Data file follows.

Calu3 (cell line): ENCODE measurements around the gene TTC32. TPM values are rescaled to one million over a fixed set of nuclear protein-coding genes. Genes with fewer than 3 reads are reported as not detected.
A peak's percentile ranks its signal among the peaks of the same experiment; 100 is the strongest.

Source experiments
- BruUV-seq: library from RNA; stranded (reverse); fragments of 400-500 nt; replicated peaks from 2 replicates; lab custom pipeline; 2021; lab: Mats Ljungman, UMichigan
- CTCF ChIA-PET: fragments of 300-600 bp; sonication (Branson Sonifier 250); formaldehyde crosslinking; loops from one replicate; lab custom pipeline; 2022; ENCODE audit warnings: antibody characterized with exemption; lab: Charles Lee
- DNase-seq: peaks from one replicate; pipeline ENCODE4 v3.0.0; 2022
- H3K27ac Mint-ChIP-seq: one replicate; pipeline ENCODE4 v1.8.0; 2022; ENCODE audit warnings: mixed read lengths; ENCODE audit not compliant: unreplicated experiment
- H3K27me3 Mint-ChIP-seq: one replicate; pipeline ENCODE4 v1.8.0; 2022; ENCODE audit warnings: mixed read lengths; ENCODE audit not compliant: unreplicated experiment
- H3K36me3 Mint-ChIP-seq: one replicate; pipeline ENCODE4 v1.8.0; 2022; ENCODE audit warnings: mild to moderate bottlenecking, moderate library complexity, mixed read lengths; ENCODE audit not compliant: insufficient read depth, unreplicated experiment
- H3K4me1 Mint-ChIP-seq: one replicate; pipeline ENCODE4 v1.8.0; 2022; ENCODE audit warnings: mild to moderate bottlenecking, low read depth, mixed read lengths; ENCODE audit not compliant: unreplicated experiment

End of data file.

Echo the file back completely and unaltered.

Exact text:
Calu3 (cell line): ENCODE measurements around the gene TTC32. TPM values are rescaled to one million over a fixed set of nuclear protein-coding genes. Genes with fewer than 3 reads are reported as not detected.
A peak's percentile ranks its signal among the peaks of the same experiment; 100 is the strongest.

Source experiments
- BruUV-seq: library from RNA; stranded (reverse); fragments of 400-500 nt; replicated peaks from 2 replicates; lab custom pipeline; 2021; lab: Mats Ljungman, UMichigan
- CTCF ChIA-PET: fragments of 300-600 bp; sonication (Branson Sonifier 250); formaldehyde crosslinking; loops from one replicate; lab custom pipeline; 2022; ENCODE audit warnings: antibody characterized with exemption; lab: Charles Lee
- DNase-seq: peaks from one replicate; pipeline ENCODE4 v3.0.0; 2022
- H3K27ac Mint-ChIP-seq: one replicate; pipeline ENCODE4 v1.8.0; 2022; ENCODE audit warnings: mixed read lengths; ENCODE audit not compliant: unreplicated experiment
- H3K27me3 Mint-ChIP-seq: one replicate; pipeline ENCODE4 v1.8.0; 2022; ENCODE audit warnings: mixed read lengths; ENCODE audit not compliant: unreplicated experiment
- H3K36me3 Mint-ChIP-seq: one replicate; pipeline ENCODE4 v1.8.0; 2022; ENCODE audit warnings: mild to moderate bottlenecking, moderate library complexity, mixed read lengths; ENCODE audit not compliant: insufficient read depth, unreplicated experiment
- H3K4me1 Mint-ChIP-seq: one replicate; pipeline ENCODE4 v1.8.0; 2022; ENCODE audit warnings: mild to moderate bottlenecking, low read depth, mixed read lengths; ENCODE audit not compliant: unreplicated experiment